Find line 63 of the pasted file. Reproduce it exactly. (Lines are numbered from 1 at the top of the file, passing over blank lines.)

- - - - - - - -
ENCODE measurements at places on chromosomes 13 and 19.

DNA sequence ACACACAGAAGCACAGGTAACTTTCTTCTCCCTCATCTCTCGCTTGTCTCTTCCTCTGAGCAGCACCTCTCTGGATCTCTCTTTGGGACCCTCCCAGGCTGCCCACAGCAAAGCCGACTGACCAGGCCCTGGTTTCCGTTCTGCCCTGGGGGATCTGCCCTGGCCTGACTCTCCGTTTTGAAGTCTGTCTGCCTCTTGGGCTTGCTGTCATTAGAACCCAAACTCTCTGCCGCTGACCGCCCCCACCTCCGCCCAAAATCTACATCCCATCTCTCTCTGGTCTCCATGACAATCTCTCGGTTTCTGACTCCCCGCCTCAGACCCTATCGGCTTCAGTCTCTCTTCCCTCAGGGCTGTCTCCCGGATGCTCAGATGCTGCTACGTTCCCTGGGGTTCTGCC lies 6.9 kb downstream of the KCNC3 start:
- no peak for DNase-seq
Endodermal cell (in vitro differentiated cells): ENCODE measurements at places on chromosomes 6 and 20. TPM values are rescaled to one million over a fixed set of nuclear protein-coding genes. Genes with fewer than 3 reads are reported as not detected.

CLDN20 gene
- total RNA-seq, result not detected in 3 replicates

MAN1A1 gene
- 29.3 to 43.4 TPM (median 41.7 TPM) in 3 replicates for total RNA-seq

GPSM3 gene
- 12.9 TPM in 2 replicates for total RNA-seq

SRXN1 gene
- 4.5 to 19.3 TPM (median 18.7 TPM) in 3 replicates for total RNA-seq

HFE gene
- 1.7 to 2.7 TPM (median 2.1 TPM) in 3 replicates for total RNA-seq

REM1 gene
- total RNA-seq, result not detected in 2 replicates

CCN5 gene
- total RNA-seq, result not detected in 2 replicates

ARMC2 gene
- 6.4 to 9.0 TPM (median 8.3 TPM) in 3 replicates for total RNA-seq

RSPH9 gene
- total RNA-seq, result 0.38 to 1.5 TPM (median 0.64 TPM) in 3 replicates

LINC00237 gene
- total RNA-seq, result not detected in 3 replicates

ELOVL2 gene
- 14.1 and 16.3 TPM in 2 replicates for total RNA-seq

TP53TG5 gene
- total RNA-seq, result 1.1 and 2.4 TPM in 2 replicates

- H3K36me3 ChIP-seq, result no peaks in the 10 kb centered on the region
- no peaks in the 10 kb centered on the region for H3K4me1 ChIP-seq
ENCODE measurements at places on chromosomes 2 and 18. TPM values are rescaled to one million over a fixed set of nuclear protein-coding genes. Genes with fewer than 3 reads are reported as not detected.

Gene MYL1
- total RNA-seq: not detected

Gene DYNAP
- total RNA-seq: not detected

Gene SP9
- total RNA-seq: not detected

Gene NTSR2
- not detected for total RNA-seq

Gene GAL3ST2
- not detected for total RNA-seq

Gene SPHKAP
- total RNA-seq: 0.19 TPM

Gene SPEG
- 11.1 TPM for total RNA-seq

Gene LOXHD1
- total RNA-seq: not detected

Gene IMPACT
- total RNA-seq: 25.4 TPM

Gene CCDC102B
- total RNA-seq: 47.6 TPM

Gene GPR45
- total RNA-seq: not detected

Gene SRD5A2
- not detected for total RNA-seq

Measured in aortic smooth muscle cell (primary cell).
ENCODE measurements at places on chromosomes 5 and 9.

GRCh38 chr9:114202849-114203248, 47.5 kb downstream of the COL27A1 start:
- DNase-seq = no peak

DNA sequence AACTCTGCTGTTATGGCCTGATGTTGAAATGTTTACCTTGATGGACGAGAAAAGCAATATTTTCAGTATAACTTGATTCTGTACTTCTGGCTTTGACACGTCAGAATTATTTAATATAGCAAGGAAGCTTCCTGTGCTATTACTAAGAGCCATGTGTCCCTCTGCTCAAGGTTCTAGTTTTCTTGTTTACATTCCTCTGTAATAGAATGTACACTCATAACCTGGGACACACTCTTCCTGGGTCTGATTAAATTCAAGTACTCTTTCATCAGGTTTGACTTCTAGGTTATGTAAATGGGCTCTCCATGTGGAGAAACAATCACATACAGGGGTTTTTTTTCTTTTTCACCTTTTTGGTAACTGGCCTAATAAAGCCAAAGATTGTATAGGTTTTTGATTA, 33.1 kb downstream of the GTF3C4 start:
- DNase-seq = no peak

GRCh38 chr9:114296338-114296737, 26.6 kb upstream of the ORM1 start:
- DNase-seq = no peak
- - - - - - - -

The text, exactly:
- DNase-seq = no peak